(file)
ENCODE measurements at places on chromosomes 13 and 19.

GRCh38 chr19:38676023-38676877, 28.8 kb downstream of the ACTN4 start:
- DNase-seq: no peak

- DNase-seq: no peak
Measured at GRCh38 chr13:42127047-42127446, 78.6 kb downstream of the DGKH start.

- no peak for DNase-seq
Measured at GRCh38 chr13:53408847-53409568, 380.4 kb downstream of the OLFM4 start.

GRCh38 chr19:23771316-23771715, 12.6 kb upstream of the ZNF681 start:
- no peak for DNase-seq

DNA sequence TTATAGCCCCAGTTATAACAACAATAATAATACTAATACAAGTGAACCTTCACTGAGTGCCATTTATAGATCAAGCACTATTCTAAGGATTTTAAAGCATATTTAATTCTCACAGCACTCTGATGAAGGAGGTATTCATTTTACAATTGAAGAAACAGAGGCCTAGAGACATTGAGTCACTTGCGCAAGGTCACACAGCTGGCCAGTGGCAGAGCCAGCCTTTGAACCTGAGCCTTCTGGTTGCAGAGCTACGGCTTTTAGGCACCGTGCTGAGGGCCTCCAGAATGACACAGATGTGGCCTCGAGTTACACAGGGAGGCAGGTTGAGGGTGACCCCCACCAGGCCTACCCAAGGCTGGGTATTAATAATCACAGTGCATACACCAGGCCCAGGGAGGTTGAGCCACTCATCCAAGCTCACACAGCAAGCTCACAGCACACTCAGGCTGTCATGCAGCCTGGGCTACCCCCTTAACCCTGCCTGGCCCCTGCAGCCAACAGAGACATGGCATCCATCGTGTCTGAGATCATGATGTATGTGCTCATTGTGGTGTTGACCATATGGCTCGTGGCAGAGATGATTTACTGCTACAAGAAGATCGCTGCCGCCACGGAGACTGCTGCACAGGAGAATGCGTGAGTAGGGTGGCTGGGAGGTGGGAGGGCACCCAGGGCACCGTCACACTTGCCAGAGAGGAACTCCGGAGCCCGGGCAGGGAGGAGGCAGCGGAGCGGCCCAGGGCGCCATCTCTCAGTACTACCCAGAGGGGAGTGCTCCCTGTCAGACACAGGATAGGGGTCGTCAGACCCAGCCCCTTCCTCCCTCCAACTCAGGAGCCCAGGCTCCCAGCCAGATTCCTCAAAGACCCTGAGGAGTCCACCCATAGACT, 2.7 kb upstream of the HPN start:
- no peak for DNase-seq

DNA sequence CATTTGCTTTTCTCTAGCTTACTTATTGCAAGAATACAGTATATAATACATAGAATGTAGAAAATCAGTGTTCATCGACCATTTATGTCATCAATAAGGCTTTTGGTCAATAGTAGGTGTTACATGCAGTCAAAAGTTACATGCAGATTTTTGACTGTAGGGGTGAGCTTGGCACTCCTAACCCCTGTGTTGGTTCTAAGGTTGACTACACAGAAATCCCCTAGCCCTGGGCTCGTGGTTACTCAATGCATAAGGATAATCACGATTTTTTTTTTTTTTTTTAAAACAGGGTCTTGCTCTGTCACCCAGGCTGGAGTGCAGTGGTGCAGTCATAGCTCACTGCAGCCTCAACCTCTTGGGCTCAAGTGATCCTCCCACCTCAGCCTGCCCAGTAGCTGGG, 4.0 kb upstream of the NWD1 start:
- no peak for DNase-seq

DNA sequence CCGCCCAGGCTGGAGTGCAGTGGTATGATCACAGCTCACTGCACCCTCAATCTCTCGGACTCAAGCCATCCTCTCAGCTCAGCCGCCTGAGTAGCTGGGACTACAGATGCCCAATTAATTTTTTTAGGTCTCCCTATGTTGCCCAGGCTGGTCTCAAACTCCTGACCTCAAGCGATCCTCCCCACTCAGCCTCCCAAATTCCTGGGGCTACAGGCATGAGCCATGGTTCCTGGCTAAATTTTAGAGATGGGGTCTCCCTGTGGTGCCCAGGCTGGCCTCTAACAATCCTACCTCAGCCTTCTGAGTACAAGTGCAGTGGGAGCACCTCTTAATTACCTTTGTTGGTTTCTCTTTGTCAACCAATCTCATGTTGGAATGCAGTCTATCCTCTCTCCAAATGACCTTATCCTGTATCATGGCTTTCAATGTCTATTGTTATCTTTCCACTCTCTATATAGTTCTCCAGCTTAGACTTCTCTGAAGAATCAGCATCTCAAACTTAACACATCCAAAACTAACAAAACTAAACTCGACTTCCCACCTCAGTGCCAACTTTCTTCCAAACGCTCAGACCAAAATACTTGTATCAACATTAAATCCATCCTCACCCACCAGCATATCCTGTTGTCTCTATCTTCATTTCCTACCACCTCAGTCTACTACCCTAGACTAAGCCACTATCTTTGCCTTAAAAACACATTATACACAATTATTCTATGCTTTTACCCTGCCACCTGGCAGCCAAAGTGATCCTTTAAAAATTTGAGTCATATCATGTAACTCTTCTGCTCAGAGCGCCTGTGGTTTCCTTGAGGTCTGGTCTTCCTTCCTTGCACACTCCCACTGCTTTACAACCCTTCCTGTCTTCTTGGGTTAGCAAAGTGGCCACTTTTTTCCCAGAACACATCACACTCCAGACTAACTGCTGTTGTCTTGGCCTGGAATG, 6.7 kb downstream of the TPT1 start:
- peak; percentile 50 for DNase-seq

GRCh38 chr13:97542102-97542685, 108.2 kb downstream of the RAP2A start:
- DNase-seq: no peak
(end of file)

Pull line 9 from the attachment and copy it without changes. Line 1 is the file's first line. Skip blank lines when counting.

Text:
- no peak for DNase-seq